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Illness perception, self-care behaviour and quality of life of heart failure patients: a longitudinal questionnaire survey

Helen Goodman, Ashi Firouzi, Winston Banya, Margaret Lau-Walker, Martin R Cowie
International Journal of Nursing Studies 2013, 50 (7): 945-53

OBJECTIVES: To examine the associations between illness perception, self-care behaviour, and quality of life in patients admitted to hospital with a primary diagnosis of heart failure (HF), and the changes in these at 2 and 6 months after discharge.

DESIGN: Longitudinal questionnaire-based study.

SETTING: Three London hospitals with specialist heart failure services.

PARTICIPANTS: A convenience sample of 88 patients (70% male, mean age 70) admitted to hospital with a primary diagnosis of heart failure were recruited prior to discharge. Participants were over the age of 18, able to understand English, and with the cognitive ability to complete the questionnaires. Thirty-eight patients did not provide follow-up data: 21 (24%) died during the 6-month follow-up period, and 17 (19%) did not return their post-discharge questionnaires.

METHODS: The Revised Illness Perception Questionnaire, the Self-Care Heart Failure Index, Hospital Anxiety and Depression scale, and the Minnesota Living with Heart Failure (MLHF) Questionnaires were completed prior to discharge from hospital, and 2 and 6 months after discharge.

RESULTS: HF symptoms improved over time (MLHF score co-efficient [95%CI] -0.915 [-1.581, -0.250], P<0.001). Patients appeared to believe that many of the causes of their illness were outside their control. Although self-care maintenance (e.g. weighing daily) improved over time, this did not translate into increased involvement in self-care management (e.g. adjusting diuretic dose) or the ability to act on changes in symptoms. Self-care confidence was lower in those who reported a more negative emotional impact of their illness, but was higher in those who had high scores on illness coherence.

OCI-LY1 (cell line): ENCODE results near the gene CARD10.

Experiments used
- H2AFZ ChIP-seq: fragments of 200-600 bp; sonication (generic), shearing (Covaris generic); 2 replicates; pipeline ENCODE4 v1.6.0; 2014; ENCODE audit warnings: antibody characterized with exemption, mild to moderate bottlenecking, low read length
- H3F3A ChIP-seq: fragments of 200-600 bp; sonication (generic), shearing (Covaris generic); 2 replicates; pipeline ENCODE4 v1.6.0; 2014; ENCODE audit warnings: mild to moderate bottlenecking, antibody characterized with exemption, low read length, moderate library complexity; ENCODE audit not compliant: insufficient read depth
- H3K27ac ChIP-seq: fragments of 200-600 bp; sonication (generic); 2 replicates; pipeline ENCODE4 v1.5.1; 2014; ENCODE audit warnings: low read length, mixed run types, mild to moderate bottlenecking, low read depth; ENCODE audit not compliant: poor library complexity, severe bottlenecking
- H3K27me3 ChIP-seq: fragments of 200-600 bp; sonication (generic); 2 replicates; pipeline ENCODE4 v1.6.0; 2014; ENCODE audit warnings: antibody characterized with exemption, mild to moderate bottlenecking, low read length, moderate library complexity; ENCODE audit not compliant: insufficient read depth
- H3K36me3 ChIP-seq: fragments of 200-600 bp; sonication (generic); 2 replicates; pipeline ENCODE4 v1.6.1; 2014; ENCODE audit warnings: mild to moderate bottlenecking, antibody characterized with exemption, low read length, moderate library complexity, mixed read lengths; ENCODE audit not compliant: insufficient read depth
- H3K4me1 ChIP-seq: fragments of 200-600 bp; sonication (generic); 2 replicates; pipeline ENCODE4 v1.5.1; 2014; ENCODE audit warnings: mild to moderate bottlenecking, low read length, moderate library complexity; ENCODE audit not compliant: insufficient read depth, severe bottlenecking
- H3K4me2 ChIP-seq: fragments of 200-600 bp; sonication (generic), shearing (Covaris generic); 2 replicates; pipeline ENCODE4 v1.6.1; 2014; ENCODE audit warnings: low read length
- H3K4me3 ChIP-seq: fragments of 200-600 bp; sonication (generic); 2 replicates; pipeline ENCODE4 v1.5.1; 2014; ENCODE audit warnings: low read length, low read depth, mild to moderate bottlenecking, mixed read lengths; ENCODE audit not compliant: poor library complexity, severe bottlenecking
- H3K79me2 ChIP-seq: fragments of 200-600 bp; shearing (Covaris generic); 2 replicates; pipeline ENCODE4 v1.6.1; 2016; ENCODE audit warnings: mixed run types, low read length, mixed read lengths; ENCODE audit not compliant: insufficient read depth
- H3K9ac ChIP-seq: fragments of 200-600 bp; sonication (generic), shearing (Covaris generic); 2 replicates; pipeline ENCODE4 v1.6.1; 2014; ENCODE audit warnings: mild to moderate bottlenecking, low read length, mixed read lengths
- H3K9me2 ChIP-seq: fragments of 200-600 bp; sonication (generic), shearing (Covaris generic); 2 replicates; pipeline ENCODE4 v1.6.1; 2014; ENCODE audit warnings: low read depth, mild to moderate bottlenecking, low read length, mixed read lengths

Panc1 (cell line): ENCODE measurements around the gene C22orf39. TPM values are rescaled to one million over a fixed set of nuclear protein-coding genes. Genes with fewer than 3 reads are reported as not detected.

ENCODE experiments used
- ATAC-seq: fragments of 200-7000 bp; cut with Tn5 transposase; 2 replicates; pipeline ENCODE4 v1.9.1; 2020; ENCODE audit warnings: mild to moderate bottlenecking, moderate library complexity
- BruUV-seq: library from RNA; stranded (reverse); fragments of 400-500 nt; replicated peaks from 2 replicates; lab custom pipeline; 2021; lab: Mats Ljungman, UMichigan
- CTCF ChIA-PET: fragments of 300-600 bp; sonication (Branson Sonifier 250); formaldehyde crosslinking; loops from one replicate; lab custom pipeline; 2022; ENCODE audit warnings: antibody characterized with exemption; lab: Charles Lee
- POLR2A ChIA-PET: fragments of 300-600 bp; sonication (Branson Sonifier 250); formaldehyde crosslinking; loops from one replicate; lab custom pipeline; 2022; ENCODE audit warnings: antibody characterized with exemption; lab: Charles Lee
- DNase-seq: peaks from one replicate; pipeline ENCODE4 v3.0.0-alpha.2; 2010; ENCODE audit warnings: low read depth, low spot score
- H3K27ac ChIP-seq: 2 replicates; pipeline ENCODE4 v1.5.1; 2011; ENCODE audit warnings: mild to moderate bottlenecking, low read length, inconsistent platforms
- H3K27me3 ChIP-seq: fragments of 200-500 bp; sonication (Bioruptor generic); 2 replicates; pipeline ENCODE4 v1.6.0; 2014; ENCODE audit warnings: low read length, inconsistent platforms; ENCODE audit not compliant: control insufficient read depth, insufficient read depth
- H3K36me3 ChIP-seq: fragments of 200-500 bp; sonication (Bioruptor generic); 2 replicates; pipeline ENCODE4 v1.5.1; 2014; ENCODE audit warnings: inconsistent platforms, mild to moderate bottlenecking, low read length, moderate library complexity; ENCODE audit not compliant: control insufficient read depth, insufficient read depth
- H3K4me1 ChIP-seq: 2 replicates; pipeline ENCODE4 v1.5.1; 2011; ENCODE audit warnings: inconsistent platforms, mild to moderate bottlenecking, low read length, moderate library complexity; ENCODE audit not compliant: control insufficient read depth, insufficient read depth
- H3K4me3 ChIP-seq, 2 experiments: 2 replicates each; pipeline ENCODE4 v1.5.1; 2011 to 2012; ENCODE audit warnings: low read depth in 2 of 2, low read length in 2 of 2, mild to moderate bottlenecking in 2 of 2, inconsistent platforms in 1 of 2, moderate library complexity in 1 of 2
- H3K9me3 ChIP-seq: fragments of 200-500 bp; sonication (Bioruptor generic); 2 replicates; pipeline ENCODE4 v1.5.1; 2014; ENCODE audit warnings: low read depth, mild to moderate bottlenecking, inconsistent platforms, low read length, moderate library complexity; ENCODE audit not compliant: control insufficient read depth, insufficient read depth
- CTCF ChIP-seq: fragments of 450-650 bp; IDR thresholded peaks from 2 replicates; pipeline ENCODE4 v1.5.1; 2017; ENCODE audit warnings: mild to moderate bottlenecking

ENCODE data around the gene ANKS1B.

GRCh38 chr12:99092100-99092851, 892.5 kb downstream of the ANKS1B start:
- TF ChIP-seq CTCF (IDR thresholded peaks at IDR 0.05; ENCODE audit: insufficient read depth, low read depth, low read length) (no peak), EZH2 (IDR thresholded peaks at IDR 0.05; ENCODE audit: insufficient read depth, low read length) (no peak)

CONCLUSIONS: Six months following hospital discharge, patients' symptom control had improved. Many continued to believe that their illness was outside their control, and although self-care maintenance improved this was not associated with greater self-care management, particularly if the patient's emotional state was negative, and their understanding of their condition was poor. Our data suggest that a more participative person-centred approach, tailoring the disease management programme to address the patient's illness beliefs and emotional state, assisting the individual to identify barriers and solutions, may help increase self-care confidence and management.


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